OPINION COLUMNS

Pray for the firefighter

By Shelley Madden | Published Sunday, March 20, 2011

The mighty hawk raced down from the heavens, soaring high above the Texas plain, his keen eye overlooking the vast prairie. His feathers glistened gold in the afternoon sun as he circled above the parched grasses. Gusting southern winds tossed him upward; he was thrown off course and came crashing toward the hardened earth in a downward spiral.

Shelly Madden

A moment before certain doom, he righted himself and alit on a nearby mesquite, waiting in silence for the whipping winds to subside. He had come to watch, and wait.

He gazed patiently from his bramble throne at the prairie grasses as they rocked to and fro. The winds whipped and churned them into waves of silken threads.

He caught the scent of smoke. He watched silently as a newly born flame began to crackle against the distant sky. Soon, embers floated on the angry winds. A story-high wall of fire quickly rose in his grassland. It hungrily marched northward, consuming everything in its path.

Smoldering, charred grasses lay in its wake. He rose into the sky once more, watching the scene beneath him unfold.

On a path of destruction, the raging wildfire was soon on course with nearby homes as they cradled their unsuspecting broods. Fueled by the relentless winds, it was now a force intimidated by none. It stretched as far as the eye could see. Trees in its path were quickly consumed, left behind were silenced ashes of their former majesty. Nothing would stop it.

Nothing, except the firefighters.

The mighty hawk could hear sirens wail their warning in the distance.

But the blaze marched on, it would stop for no one. Fiery tornadoes were spawned, and they spun out of control as the roaring winds coaxed them to greater heights. The sky burned orange as the hawk soared higher to escape the searing heat. His earth was on fire.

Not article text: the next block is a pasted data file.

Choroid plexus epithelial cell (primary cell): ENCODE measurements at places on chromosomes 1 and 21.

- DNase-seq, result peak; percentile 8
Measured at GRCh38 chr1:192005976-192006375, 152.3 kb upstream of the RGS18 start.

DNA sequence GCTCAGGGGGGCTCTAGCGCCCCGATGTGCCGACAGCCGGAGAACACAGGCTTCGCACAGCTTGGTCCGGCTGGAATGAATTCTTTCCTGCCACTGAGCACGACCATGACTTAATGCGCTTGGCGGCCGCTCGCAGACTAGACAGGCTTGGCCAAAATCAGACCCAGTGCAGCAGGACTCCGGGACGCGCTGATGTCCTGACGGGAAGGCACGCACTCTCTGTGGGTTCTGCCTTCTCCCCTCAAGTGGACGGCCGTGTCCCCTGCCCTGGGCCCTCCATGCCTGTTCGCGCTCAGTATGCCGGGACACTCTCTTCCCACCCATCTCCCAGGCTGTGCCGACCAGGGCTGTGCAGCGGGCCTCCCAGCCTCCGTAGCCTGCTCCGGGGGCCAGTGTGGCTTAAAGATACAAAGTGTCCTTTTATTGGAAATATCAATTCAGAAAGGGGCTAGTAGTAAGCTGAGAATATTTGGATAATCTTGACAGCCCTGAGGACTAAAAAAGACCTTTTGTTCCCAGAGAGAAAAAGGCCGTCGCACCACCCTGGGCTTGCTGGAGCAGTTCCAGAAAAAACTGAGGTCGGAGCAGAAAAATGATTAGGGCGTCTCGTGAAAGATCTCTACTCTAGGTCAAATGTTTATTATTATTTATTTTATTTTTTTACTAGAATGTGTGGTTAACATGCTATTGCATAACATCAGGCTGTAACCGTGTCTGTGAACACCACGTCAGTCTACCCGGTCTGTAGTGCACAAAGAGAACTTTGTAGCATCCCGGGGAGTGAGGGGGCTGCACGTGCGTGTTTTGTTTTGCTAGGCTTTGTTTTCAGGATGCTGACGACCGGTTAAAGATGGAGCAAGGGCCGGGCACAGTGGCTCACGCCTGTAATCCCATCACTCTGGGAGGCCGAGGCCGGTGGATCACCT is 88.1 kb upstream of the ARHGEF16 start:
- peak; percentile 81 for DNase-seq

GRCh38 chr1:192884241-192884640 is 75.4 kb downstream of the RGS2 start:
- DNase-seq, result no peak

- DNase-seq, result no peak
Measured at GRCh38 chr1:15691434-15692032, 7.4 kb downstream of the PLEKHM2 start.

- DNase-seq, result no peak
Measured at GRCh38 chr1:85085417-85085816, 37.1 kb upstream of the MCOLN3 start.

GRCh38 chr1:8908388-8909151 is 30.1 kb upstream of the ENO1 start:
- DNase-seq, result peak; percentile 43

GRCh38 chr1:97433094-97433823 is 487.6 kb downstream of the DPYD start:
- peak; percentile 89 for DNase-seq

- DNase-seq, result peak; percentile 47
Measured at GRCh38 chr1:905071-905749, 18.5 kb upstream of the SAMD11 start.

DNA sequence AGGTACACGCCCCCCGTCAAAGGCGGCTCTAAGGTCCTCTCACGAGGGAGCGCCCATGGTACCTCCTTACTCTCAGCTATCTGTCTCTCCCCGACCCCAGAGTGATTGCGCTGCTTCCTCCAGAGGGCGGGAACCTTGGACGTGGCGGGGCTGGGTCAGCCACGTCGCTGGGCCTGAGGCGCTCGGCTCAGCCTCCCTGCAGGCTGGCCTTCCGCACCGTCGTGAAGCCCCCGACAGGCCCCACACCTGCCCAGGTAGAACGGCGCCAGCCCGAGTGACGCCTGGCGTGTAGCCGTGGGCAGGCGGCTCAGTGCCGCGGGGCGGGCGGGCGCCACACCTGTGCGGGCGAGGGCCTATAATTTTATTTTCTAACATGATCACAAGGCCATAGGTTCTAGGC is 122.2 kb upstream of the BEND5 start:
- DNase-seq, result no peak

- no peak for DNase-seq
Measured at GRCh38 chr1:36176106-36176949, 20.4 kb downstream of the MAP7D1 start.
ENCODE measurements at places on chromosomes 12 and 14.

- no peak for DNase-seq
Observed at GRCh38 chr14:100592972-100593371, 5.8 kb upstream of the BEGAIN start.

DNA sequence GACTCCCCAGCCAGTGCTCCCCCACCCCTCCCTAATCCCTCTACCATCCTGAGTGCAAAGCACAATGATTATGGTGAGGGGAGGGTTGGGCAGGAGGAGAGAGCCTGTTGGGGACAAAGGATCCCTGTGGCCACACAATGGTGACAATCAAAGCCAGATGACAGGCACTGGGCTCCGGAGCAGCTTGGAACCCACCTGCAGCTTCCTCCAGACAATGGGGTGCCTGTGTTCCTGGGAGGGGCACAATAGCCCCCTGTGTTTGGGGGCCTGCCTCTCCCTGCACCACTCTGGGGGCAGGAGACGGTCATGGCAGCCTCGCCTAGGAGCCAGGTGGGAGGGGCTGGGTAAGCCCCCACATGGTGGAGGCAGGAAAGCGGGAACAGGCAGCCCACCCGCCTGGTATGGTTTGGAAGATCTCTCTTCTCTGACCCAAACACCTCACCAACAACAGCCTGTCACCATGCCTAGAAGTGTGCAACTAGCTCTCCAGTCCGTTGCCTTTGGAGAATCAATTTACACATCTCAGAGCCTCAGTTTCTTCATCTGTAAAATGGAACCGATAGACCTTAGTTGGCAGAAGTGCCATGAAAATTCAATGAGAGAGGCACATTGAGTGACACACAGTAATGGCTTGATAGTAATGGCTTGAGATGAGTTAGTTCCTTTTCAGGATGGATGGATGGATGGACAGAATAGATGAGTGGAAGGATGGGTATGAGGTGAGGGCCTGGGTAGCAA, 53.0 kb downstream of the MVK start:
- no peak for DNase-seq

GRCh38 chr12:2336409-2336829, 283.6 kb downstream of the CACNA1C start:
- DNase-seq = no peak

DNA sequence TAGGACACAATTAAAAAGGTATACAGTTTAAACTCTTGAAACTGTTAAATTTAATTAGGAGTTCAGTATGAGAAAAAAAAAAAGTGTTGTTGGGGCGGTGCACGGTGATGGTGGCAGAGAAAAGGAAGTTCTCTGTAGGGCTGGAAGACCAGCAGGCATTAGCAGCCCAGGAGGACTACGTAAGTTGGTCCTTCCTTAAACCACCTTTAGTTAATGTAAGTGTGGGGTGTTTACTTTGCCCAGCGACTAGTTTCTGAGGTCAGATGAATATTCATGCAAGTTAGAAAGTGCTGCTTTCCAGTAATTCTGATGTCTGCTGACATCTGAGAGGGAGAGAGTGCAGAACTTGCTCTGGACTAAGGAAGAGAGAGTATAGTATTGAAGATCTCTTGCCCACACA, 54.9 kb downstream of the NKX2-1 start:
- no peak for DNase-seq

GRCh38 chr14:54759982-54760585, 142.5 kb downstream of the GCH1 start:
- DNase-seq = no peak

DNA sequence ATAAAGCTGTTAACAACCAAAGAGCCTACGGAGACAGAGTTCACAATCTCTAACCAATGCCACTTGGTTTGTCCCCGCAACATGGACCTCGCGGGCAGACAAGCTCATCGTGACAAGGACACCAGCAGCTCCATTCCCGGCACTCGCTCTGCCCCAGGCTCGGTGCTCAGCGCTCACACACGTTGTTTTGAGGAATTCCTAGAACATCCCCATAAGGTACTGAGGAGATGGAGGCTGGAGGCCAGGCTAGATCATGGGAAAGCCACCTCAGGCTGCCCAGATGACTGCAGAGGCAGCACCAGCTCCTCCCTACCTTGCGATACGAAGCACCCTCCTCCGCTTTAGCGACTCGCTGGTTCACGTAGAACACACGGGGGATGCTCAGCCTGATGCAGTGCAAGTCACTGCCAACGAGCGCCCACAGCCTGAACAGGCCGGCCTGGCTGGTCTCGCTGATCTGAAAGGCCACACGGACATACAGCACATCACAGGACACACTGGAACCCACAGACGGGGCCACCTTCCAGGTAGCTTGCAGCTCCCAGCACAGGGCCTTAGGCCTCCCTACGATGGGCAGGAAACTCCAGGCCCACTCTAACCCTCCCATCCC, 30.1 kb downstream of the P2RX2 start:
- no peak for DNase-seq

His wings cast silvered shadows over the brotherhood as they fought the hellish entity. Burning smoke wrapped them in cocoons of ash. The behemoth fought back, slashing them with tentacles of blackened soot. It had the winds to its back. It would not be quenched without a fight, it had the power, it had the fury. The war of eternity had begun once more.

The firefighters powered on, relentless in their pursuit. A human barricade formed along its path, a chain of living flesh stood armed and ready to risk their lives to save others. Camaraderie prevailed as they joined forces and bravely fought the maddened devil.

The monster would not live to see nightfall; it would not feed on homes or humans this day. Cascades of water fell on the flames, searing heat sizzled, sending plumes of superheated vapors heavenward. The serpent had met its match; it finally lay in ruin on the blackened plain. The battle was won, No casualties were claimed. The firefighters would go home to their families when dusk beckoned.

The mighty hawk circled the charred frontier once more, watching keenly from the clearing skies as the brigade soon disappeared, in pursuit of a flame newly erupted on the distant horizon.

A gust of wind whipped him upward into the clouds again, from where he had come. The Heavens parted, the gates of pearl opened to welcome his majestic re-entry. He was a bird no more. He sat on His throne in Heaven, smiling down in everlasting glory at the firefighters below.


This story is dedicated in gratitude to the men and women of the Rhome Volunteer Fire Department and surrounding counties who came to our aid; and to firefighters nationwide.

Shelley Madden is an author who resides in New Fairview with her son, Dustin, along with her ponies, poultry, dogs and cats. She enjoys writing, fishing, shooting her pink guns and falling off her horse, Diamond. She writes a weekly column for an entertainment magazine and is a frequent contributor to Heartwarmers and Petwarmers. Her short stories have also been published in newsprint and on numerous websites and e-zines across the nation. She aspires one day to learn how to change the lightbulb in her gun cabinet.

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